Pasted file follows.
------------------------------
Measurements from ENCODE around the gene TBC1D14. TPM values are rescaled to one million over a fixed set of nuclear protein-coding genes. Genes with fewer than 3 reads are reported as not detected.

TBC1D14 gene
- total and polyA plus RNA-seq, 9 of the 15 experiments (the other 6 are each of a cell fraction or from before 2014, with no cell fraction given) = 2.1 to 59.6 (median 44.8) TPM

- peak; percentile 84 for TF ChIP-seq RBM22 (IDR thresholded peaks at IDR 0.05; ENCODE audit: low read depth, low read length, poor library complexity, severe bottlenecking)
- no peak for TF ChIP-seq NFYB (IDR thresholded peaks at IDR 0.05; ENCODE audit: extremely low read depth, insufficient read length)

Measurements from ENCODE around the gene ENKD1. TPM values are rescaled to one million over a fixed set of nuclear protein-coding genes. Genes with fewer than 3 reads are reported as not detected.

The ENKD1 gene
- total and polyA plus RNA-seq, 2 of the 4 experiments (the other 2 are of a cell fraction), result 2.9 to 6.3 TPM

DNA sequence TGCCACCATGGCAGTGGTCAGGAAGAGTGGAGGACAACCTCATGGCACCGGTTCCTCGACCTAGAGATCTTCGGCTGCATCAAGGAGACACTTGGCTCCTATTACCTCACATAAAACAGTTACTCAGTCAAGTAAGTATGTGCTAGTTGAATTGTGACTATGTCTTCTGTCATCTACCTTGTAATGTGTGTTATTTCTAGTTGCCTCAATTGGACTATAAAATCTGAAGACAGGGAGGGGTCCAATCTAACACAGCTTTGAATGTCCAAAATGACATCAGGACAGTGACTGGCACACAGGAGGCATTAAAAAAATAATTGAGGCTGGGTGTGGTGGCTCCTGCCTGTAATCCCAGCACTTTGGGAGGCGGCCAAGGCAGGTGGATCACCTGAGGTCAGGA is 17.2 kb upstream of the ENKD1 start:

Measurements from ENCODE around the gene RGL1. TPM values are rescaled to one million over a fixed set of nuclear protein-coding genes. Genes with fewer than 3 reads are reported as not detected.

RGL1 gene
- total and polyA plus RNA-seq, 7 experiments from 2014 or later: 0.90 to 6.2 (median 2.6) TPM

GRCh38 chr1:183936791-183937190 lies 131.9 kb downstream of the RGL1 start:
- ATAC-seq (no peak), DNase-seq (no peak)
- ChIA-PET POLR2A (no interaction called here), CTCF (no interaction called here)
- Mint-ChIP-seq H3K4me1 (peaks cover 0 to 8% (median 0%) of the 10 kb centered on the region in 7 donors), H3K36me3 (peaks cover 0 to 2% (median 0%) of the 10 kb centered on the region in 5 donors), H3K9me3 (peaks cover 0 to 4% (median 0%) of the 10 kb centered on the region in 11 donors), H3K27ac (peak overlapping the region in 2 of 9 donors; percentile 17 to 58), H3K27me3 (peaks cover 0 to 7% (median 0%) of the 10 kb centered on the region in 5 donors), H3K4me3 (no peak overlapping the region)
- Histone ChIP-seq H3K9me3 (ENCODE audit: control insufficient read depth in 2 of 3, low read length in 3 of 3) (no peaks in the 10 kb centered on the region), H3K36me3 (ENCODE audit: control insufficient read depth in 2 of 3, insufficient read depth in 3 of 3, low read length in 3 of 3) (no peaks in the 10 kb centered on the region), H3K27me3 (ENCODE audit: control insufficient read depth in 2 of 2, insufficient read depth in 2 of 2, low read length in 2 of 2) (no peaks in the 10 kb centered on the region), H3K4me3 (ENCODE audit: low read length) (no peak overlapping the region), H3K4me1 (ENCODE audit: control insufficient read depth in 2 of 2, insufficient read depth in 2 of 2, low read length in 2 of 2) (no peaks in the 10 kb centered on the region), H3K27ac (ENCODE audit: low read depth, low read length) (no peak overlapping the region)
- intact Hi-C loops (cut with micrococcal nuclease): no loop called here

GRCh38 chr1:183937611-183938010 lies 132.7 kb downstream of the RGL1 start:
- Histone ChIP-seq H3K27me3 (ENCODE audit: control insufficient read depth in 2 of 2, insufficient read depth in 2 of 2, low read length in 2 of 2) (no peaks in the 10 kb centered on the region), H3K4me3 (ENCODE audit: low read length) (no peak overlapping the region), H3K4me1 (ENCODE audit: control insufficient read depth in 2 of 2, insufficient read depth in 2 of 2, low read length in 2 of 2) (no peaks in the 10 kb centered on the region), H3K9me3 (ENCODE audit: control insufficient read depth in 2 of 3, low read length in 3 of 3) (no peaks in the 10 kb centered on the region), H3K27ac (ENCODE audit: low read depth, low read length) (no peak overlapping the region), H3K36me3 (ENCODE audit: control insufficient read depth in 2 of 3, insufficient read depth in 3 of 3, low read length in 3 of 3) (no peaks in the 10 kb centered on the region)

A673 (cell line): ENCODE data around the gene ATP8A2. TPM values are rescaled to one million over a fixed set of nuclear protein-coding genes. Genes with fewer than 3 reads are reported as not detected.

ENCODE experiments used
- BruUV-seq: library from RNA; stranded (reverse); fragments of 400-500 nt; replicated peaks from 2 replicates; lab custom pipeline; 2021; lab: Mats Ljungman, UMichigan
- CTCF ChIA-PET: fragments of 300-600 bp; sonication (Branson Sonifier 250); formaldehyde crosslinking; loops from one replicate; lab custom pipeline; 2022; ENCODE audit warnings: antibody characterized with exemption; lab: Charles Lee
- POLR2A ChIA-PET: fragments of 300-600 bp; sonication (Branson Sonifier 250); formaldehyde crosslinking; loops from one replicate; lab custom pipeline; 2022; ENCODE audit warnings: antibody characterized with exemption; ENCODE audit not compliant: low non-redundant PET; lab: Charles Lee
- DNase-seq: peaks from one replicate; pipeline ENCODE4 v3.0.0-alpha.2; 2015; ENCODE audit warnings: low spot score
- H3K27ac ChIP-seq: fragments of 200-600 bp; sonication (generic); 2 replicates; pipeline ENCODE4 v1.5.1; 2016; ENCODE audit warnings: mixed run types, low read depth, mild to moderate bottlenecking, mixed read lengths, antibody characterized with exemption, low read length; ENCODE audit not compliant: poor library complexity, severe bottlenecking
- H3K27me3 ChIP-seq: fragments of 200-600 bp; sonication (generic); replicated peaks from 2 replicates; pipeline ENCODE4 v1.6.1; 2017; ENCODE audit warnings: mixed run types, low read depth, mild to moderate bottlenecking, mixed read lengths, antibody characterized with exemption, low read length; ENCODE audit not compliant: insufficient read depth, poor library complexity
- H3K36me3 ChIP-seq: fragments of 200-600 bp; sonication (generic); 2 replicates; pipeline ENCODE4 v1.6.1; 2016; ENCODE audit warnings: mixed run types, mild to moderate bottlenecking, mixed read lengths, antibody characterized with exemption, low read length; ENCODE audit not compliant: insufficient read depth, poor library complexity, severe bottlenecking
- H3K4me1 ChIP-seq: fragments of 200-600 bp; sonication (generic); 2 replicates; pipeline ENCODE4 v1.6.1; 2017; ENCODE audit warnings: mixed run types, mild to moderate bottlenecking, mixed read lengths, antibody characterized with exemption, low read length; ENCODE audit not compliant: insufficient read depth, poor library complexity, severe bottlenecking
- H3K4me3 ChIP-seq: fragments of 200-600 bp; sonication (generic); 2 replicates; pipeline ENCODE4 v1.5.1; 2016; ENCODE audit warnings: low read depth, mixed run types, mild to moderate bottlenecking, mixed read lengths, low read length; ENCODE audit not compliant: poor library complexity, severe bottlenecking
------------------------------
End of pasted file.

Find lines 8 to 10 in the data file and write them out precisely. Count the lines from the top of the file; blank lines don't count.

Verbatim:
- total and polyA plus RNA-seq, 2 of the 4 experiments (the other 2 are of a cell fraction), result 2.9 to 6.3 TPM

DNA sequence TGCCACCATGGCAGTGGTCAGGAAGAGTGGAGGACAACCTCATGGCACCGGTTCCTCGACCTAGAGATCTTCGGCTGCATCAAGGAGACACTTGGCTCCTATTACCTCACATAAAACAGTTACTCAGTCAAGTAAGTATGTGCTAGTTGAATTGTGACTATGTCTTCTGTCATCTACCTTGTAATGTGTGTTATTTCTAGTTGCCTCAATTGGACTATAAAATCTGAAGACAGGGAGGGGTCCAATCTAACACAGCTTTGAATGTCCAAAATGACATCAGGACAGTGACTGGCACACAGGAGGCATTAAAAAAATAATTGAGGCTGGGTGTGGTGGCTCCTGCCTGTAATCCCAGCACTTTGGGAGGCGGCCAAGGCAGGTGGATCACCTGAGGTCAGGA is 17.2 kb upstream of the ENKD1 start:

Measurements from ENCODE around the gene RGL1. TPM values are rescaled to one million over a fixed set of nuclear protein-coding genes. Genes with fewer than 3 reads are reported as not detected.